Wednesday, June 29, 2011

More on Slutwalk in Grand Rapids

In yesterday's video post, I included the following video and commentary.

It is a movement against the belief that any aspect of a woman's appearance might explain or excuse rape.
Remember, the social component of sustainability is about promoting a just society. So is the movement described above.

Also, this happened in Grand Rapids? I'll have to search to see if this was the first one in Michigan. I'd be surprised if Grand Rapids beat out Ann Arbor.
I did some searching, and sure enough, it looks like Grand Rapids held the first slutwalk in Michigan. Congratulations, Grand Rapids, you beat out Ann Arbor, East Lansing, Detroit, and Ferndale in something progressive!

Even better, the event received a fair amount of coverage. For starters, WOOD-TV 8, the creators of the first clip I embedded, followed up on their story.
Hundreds of people gathered in downtown Grand Rapids this afternoon to take part in an event that organizers called 'SlutWalk,' designed to spread the message that victims of sexual assault and rape shouldn't be blamed because of what they wear.
Organizers of the event say that their message is simple: The victim of sexual assault is never to blame, regardless of what they choose to wear.
Organizers say they were pleased with the turnout to the event, and they were glad to get their message to "stop blaming the victim" out to so many people.

WZZM, TV 13 in Grand Rapids, also covered the story.

Nearly 150 people gathered at Veterans Park in downtown Grand Rapids Saturday, for the event known as 'Slutwalk'.

Women and men from around West Michigan protested against the belief that a woman's appearance may explain or excuse the act of sexual assault. The marchers walked down Fulton Street, through Monroe Center, for a round trip that concluded back at Veterans Park.
"I think there are a lot of aspects of rape culture that people don't understand. So I think this is a good place to start with events that address rape, assault, reproductive rights, sexuality, and consent," said organizer Briana Urena-Ravelo.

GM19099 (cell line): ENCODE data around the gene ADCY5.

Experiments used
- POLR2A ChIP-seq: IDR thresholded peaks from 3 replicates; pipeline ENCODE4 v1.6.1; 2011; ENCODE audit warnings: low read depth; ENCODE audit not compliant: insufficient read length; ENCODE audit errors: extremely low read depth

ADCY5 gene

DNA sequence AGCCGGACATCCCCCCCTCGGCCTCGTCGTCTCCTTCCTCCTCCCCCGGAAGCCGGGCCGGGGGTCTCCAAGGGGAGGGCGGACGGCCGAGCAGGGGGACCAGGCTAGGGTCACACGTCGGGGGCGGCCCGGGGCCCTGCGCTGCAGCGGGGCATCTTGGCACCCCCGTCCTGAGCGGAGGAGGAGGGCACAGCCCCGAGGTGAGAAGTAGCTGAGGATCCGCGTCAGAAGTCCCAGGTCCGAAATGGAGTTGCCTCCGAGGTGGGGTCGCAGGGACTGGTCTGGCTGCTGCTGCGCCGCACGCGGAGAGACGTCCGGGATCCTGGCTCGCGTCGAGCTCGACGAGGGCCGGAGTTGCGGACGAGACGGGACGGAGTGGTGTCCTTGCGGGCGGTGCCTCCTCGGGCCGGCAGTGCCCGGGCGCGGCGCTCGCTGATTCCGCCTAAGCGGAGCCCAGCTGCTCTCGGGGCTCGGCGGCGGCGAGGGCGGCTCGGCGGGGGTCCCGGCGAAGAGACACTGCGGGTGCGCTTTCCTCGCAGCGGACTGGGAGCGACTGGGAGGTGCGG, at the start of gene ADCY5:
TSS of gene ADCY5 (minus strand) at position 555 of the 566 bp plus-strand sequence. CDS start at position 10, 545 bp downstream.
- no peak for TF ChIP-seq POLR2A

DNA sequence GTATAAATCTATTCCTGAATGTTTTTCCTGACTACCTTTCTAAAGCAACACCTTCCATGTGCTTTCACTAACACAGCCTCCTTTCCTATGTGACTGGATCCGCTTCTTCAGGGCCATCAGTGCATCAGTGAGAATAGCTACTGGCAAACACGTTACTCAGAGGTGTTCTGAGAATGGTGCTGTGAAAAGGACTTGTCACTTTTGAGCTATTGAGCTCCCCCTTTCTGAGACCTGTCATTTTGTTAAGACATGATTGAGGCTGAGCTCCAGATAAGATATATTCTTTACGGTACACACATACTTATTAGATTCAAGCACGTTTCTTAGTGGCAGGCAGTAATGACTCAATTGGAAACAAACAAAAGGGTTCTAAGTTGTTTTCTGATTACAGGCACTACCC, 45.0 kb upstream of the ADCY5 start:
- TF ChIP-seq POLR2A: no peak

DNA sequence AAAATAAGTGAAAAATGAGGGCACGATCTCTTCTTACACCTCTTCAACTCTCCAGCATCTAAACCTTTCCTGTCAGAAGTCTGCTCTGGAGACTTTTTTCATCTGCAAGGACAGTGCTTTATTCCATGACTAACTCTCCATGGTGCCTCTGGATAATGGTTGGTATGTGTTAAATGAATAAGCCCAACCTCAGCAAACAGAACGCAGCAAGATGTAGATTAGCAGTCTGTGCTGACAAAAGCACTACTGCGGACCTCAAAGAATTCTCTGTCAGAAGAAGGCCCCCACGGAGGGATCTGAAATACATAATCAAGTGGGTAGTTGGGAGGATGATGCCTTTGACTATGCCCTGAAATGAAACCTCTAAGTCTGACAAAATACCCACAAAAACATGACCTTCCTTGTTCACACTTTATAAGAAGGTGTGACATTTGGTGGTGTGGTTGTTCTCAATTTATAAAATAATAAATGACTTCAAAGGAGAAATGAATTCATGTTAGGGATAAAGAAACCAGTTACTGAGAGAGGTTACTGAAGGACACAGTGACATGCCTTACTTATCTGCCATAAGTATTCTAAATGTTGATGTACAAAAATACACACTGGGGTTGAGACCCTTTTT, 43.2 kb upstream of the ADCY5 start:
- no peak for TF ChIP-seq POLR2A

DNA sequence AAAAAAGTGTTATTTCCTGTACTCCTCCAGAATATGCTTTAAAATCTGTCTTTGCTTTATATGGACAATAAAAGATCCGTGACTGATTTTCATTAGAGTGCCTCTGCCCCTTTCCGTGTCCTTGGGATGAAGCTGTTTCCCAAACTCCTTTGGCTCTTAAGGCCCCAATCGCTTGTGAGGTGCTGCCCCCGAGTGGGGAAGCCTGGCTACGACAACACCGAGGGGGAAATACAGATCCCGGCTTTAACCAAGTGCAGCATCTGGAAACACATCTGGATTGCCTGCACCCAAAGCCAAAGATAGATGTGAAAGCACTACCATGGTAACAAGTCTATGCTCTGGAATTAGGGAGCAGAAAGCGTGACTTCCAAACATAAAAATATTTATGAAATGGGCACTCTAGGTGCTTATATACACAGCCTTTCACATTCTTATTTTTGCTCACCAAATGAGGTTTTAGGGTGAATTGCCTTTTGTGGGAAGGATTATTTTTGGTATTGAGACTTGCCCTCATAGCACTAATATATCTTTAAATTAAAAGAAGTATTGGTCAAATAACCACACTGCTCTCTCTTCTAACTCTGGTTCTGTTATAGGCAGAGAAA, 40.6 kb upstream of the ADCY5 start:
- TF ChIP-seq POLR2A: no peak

MLive had the longest story and some of the most colorful quotes.
Some wore backside hugging teeny tiny boy shorts and skin tight skimpy halter tops. Others sported colorful ripped fishnet stockings a corset or bra. And a good many wore ordinary shorts and T-shirts.

Regardless of what they wore, all in the large crowd that marched through the streets of downtown Saturday for "SlutWalk Grand Rapids" had one clear message: Stop blaming victims of sexual assault no matter how they dress.

"It's not you personally that causes whatever happens," said Clara Rouse, 22, of Rockford who came dressed in fishnets, fur covered boots, a tank top and colorful beaded jewelry.

"If someone's going to rape you, they're going to rape you regardless if you're dressed like this or if you're in a baggy T-shirt and shorts," Rouse said.
Read the rest of this article. Also look at the photo gallery, which does an even better job of showing the signs and protesters than the video. As for the comments, well, you take your chances.

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